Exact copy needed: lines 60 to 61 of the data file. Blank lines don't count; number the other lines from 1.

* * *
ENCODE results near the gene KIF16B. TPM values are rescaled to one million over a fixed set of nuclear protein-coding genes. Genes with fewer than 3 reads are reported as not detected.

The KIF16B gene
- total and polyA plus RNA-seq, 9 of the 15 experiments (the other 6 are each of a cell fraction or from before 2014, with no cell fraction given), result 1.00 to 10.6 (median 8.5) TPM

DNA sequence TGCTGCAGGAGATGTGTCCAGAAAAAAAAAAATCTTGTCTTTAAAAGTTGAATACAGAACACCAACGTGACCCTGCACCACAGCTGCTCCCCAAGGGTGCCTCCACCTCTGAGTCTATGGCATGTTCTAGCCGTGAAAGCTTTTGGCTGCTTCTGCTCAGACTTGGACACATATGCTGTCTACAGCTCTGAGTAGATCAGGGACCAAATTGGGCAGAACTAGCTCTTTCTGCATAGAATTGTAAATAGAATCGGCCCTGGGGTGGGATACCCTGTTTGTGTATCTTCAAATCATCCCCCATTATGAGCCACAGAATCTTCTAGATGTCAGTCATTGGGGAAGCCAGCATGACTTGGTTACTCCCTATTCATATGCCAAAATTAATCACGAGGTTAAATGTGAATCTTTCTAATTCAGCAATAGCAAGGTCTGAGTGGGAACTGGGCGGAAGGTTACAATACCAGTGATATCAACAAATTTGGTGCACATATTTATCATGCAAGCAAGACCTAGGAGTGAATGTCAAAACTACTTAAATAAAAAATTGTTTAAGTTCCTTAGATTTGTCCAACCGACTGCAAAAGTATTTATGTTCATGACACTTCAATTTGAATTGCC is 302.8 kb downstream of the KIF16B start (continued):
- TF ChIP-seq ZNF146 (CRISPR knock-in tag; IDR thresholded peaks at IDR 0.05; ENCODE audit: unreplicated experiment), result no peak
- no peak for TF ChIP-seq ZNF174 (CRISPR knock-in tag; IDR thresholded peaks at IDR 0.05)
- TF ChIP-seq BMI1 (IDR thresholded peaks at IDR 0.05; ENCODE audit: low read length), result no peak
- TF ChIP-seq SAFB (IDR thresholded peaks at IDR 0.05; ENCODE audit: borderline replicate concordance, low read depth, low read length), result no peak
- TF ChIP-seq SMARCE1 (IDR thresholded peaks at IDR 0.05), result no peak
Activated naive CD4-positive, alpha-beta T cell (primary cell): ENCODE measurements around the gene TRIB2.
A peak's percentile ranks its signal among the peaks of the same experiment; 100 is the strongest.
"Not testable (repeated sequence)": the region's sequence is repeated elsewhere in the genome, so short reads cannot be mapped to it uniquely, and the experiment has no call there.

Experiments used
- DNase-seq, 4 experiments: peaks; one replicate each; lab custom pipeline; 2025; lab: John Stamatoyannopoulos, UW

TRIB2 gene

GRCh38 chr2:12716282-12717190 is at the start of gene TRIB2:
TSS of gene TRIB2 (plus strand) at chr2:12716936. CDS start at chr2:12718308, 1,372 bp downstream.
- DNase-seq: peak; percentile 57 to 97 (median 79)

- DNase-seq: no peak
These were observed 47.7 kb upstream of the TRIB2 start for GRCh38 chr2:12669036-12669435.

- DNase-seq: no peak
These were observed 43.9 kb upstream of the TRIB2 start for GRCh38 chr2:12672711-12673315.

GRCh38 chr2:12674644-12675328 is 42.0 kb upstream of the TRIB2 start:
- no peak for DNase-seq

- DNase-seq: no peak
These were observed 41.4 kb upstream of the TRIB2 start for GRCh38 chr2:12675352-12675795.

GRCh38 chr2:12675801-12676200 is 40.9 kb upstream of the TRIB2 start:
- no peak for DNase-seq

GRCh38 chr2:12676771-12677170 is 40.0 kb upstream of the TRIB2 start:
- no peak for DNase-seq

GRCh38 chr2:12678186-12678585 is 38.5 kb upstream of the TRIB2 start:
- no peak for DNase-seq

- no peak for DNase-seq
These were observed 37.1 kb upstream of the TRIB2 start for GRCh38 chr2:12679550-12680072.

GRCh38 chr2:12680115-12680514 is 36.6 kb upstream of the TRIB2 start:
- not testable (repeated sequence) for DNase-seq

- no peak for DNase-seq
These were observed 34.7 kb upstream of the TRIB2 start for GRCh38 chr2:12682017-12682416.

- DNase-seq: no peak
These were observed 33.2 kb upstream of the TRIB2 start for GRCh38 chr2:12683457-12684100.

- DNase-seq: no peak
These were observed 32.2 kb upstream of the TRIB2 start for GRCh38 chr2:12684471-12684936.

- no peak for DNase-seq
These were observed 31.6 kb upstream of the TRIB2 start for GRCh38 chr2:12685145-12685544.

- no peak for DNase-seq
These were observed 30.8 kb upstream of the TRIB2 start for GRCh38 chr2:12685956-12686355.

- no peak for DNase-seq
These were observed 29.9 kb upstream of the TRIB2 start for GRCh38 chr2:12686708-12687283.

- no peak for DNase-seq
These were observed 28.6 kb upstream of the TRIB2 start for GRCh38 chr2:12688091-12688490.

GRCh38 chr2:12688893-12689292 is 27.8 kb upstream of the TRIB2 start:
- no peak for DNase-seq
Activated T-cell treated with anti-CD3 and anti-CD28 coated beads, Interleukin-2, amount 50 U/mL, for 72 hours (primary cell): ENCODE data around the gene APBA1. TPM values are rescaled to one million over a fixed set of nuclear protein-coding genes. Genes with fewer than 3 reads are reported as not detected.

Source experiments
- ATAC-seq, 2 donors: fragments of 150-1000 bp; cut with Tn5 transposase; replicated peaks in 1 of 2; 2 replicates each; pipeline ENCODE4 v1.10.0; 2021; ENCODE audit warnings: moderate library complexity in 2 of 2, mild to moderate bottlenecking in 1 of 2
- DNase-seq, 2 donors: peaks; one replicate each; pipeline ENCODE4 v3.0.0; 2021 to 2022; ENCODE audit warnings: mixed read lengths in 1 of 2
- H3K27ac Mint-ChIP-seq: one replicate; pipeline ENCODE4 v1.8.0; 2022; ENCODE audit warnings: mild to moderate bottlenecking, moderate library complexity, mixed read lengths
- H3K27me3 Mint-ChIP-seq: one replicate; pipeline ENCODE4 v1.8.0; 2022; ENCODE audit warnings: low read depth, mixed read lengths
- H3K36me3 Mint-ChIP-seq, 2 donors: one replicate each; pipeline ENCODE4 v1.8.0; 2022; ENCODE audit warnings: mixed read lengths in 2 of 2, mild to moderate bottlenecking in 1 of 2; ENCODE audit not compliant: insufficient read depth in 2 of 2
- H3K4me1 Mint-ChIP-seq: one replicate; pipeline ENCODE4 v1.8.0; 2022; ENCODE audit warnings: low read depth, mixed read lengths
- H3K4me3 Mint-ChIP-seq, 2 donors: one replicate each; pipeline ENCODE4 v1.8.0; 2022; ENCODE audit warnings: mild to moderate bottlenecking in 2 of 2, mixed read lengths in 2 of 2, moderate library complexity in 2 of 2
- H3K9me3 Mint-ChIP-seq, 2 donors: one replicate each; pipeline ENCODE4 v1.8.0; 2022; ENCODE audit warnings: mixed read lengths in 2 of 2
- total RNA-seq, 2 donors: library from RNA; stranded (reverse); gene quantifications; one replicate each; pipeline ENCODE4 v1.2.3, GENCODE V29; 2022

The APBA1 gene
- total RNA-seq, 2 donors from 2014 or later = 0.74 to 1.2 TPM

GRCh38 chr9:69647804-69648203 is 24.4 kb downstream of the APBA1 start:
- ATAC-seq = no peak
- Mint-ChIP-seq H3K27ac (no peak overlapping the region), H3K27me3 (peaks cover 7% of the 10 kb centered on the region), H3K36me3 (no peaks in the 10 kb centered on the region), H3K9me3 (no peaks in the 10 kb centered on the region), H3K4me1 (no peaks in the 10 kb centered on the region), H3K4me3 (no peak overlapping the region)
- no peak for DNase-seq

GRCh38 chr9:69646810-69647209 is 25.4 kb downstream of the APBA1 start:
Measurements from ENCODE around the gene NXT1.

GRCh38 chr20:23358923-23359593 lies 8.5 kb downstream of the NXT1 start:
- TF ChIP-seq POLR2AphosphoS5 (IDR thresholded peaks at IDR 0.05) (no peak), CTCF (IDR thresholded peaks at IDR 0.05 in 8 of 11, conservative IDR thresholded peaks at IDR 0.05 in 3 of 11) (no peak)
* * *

- H3K4me1 Mint-ChIP-seq: one replicate; pipeline ENCODE4 v1.8.0; 2022; ENCODE audit warnings: low read depth, mixed read lengths
- H3K4me3 Mint-ChIP-seq, 2 donors: one replicate each; pipeline ENCODE4 v1.8.0; 2022; ENCODE audit warnings: mild to moderate bottlenecking in 2 of 2, mixed read lengths in 2 of 2, moderate library complexity in 2 of 2